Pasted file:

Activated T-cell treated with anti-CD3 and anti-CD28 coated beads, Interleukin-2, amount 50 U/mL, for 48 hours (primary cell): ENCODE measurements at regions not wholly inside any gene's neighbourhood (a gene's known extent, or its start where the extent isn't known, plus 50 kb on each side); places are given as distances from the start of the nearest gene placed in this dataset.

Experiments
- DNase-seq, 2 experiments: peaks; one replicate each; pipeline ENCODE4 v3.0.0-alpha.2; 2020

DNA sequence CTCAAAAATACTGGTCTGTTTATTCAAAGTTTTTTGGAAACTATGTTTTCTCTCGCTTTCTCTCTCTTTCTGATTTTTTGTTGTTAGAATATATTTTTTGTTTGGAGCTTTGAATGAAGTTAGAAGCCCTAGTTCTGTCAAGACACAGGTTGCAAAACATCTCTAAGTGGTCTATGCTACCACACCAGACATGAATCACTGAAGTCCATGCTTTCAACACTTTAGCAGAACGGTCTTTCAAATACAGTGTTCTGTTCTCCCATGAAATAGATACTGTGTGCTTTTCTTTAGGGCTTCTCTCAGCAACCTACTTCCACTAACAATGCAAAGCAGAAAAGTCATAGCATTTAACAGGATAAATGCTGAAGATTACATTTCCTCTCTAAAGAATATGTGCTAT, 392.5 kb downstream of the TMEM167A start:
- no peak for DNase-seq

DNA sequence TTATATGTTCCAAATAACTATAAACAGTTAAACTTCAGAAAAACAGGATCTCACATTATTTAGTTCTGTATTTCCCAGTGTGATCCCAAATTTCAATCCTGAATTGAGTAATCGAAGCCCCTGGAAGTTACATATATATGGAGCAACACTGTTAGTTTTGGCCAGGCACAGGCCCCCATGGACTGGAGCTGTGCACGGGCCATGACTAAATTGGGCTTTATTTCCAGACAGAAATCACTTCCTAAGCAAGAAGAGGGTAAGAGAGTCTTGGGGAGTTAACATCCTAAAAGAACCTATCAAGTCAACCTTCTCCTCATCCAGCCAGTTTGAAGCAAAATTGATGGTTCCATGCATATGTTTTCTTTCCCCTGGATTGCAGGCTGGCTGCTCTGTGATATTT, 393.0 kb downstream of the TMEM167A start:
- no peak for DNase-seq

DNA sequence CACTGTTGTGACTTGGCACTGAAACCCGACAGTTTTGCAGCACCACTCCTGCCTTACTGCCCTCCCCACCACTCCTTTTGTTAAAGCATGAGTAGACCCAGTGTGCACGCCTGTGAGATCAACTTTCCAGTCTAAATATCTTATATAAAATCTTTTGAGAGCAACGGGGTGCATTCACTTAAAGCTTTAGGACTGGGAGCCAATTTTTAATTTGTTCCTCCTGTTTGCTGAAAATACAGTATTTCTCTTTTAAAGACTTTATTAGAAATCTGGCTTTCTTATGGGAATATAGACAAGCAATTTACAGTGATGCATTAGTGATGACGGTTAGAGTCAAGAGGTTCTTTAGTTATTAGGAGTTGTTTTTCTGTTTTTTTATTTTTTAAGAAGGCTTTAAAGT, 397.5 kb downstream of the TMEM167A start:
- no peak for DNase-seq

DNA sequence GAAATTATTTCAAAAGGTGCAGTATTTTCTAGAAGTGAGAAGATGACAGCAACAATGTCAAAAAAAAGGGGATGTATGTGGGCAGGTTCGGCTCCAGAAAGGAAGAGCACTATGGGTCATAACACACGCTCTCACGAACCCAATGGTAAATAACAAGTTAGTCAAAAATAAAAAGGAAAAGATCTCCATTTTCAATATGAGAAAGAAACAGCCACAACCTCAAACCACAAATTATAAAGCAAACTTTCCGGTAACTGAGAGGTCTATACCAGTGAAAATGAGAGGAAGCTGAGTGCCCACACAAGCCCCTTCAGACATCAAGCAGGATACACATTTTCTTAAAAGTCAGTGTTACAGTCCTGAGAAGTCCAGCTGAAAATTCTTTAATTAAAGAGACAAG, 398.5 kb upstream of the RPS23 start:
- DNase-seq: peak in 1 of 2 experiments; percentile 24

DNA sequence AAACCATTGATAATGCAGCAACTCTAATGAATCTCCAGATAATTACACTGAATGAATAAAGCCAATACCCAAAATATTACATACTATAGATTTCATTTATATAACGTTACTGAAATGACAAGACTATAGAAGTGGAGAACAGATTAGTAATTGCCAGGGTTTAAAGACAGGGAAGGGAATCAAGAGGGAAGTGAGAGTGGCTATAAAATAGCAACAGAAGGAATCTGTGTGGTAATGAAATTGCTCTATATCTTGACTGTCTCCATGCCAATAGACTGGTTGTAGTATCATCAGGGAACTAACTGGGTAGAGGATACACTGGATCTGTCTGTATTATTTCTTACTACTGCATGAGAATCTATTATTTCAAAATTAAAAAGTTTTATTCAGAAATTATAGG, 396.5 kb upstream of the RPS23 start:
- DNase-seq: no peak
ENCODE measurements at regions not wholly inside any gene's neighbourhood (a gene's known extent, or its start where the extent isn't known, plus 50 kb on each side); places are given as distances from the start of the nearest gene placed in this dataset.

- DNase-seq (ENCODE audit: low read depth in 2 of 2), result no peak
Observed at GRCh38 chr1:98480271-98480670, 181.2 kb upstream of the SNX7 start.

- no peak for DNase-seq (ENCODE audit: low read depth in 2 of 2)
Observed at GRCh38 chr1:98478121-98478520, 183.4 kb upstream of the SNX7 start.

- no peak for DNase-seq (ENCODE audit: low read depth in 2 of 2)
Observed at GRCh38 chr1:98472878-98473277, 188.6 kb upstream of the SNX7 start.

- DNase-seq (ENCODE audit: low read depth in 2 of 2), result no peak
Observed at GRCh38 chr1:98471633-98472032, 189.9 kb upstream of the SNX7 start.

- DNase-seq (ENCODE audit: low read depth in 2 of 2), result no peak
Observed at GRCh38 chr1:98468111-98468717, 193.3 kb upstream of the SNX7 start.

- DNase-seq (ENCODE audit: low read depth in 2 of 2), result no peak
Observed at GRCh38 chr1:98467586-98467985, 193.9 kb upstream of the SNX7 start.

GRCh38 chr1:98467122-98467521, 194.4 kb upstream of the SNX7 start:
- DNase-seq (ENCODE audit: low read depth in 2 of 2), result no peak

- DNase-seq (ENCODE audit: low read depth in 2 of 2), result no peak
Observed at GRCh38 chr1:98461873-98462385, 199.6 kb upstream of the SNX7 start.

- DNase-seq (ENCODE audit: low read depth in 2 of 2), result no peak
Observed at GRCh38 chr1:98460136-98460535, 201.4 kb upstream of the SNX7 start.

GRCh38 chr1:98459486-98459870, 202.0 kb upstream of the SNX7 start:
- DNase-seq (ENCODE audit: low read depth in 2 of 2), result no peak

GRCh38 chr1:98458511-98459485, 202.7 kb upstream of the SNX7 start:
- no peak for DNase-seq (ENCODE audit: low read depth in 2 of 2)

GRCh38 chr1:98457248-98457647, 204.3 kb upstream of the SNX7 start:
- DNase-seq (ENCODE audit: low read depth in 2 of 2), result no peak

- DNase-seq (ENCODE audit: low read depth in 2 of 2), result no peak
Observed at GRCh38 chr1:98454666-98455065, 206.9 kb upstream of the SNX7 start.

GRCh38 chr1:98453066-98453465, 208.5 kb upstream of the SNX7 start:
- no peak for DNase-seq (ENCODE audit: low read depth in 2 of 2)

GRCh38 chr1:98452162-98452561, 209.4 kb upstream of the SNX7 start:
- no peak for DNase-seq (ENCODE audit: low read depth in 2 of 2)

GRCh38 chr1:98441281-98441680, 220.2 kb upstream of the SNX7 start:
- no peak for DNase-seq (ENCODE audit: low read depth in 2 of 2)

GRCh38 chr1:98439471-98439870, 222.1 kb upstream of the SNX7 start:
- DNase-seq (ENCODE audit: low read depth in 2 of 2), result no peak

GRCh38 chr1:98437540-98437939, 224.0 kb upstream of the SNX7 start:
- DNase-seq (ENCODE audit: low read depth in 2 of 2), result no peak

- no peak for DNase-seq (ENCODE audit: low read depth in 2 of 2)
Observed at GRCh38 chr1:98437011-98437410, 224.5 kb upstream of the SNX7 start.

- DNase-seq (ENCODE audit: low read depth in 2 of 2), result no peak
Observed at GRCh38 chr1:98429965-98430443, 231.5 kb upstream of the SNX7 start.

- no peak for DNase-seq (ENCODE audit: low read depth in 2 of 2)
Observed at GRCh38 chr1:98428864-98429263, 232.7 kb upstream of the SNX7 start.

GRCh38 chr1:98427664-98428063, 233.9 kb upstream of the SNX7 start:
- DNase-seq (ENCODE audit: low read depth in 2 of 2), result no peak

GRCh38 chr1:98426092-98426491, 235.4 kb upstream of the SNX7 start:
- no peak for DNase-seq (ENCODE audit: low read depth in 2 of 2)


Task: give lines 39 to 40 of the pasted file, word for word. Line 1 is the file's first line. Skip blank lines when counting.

- DNase-seq (ENCODE audit: low read depth in 2 of 2), result no peak
Observed at GRCh38 chr1:98454666-98455065, 206.9 kb upstream of the SNX7 start.